Dr Edgware narrowed his eyes at him with a blend of suspicion and trepidation. He slightly overdressed for the occasion; his suit would have put him better at ease at the yet-to-be-built Piffling Opera House. He was clutching a large bouquet and had the overall air of someone showing for a funeral. So he didn't look out of place altogether.
'Mr Funn.' He said with his usual, eloquent enunciation, the one that made him sound as if he was sentencing you to death even as he declared you free of all maladies. 'I was lead to believe that you and I are supposed to go on what kids these days call a "date".
'Ah, yes.' Rudyard nodded, grinding his teeth down into a forced smile. 'And you came to tell me that you are too busy for such gimmicks given how you are the only doctor on the island? Oh, what a pity, what a shame!'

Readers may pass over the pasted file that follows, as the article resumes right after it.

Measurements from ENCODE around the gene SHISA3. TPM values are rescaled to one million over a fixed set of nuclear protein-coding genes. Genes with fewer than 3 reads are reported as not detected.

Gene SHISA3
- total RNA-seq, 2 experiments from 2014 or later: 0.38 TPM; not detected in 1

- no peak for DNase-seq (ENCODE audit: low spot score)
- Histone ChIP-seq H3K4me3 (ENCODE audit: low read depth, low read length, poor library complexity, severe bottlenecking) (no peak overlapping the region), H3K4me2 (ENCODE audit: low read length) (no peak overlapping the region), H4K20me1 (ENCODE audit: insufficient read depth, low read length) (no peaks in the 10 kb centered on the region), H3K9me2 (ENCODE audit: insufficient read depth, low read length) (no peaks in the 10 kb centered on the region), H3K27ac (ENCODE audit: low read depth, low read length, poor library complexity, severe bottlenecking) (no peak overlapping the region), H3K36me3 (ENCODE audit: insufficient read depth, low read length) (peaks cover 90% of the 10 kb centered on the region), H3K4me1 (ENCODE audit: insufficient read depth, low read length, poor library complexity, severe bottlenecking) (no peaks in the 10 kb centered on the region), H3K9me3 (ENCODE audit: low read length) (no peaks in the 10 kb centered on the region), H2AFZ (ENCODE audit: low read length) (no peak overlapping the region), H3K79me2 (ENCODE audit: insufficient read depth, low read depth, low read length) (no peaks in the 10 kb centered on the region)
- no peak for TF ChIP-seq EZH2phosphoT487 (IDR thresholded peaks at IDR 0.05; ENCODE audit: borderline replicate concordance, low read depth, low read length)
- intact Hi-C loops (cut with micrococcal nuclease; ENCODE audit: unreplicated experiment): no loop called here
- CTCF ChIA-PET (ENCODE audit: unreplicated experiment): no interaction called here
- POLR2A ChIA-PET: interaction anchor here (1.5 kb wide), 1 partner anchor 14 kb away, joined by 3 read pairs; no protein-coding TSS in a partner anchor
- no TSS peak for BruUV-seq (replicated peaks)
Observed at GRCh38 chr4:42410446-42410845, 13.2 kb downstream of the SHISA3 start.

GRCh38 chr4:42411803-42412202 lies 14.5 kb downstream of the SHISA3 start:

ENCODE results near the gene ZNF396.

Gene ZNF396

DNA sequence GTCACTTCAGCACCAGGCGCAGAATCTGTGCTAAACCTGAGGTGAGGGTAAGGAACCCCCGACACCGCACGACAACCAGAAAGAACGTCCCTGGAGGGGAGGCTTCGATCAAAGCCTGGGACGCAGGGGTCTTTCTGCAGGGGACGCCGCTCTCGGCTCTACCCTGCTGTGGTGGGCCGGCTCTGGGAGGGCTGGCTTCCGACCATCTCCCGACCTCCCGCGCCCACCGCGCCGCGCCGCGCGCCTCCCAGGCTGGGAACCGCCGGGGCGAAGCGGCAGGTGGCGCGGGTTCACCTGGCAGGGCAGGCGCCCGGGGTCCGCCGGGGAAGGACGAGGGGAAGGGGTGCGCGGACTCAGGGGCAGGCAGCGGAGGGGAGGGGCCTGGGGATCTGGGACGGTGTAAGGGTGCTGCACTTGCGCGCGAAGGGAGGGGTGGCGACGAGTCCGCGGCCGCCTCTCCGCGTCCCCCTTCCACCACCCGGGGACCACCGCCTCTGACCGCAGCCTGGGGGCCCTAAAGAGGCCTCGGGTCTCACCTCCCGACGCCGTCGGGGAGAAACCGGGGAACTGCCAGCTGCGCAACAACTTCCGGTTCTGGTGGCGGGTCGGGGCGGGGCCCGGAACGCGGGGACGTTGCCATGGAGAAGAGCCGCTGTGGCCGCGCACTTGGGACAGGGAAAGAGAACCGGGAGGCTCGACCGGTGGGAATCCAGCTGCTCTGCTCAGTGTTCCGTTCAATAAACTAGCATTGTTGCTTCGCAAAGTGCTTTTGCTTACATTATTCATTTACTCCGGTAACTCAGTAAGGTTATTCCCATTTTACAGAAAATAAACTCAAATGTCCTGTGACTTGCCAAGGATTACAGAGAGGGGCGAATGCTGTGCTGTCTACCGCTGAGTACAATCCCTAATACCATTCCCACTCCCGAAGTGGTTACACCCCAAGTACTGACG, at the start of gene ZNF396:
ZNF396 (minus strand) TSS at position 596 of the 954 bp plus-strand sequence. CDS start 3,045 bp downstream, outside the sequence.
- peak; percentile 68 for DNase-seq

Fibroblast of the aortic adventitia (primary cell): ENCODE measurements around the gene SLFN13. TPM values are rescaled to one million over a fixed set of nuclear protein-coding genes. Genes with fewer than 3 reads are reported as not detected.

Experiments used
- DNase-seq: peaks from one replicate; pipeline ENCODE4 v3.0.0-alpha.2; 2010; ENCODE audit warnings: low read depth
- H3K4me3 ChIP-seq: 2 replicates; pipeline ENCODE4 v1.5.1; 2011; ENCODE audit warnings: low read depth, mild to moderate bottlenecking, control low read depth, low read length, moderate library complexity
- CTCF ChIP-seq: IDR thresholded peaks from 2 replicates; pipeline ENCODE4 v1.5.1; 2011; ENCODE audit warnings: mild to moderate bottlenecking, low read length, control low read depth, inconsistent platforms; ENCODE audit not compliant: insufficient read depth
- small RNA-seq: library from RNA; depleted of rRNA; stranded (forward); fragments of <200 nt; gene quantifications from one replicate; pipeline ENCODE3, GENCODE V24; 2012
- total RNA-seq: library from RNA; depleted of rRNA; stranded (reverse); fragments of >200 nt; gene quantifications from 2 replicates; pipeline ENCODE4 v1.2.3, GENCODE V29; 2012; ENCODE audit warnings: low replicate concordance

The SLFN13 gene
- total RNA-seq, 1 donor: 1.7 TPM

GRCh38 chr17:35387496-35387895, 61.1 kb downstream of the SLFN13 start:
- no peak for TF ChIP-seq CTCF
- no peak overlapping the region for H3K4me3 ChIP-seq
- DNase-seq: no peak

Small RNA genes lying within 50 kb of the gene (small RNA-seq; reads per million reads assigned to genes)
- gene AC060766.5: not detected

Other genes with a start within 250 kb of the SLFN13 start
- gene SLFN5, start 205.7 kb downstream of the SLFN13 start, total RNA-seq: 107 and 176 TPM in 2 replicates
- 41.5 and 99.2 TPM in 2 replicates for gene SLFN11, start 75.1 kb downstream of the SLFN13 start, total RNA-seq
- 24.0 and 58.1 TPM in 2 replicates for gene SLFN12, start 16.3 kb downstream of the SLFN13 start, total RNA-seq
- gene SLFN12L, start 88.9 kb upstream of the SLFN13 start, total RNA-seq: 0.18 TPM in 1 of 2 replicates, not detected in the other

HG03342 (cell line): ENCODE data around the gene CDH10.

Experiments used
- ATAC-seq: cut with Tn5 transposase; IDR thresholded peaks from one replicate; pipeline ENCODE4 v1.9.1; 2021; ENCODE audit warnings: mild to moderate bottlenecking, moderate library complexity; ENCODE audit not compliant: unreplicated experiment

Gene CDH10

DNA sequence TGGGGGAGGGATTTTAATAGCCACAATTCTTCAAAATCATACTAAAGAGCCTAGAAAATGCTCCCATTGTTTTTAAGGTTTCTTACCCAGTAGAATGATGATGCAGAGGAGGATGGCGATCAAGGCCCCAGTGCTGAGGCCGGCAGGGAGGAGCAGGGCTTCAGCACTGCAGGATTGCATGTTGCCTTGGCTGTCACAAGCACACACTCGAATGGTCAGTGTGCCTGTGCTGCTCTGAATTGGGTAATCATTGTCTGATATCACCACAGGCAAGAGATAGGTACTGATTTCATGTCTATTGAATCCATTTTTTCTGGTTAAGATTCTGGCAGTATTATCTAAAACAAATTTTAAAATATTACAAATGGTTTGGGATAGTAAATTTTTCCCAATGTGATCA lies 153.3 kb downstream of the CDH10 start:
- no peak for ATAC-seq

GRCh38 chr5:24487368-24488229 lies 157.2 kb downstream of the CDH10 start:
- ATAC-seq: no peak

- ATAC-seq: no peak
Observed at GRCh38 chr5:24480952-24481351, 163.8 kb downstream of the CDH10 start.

'Actually, I've no appointments for a whole day. As you might imagine, I am beside myself with joy. Positively ecstatic.'
He said this with a completely emotionless, flat tone - but when you are as exhausted as Dr Edgeware, raising your voice in elation can prove to be beyond your capabilities. Chancing a smile would have burned far more calories than his perpetual frown - something he could I'll afford given how he'd been sustaining on some muesli in his top pocket for weeks.
'Actually-' Rudyard began, but Henry Edgware interrupted, sounding each word as if he exhumed them from a freshly dug grave.
'I hope you are not going to tell me that coming here was a waste of my precious time, Rudyard.'
'Mr Funn.' The undertaker suggested, trying to reel in the informality.
'Rudyard.' Dr Edgware repeated, unflinching.
My friend gulped in a very visible sort of way, his Adam's apple bobbing as he started to say.
'Look, doctor, I hate to break it to you, but-'
But before he'd had a chance to finish, his sister shot to her feet and shouted.
'That's it.' Before making a beeline for the front door.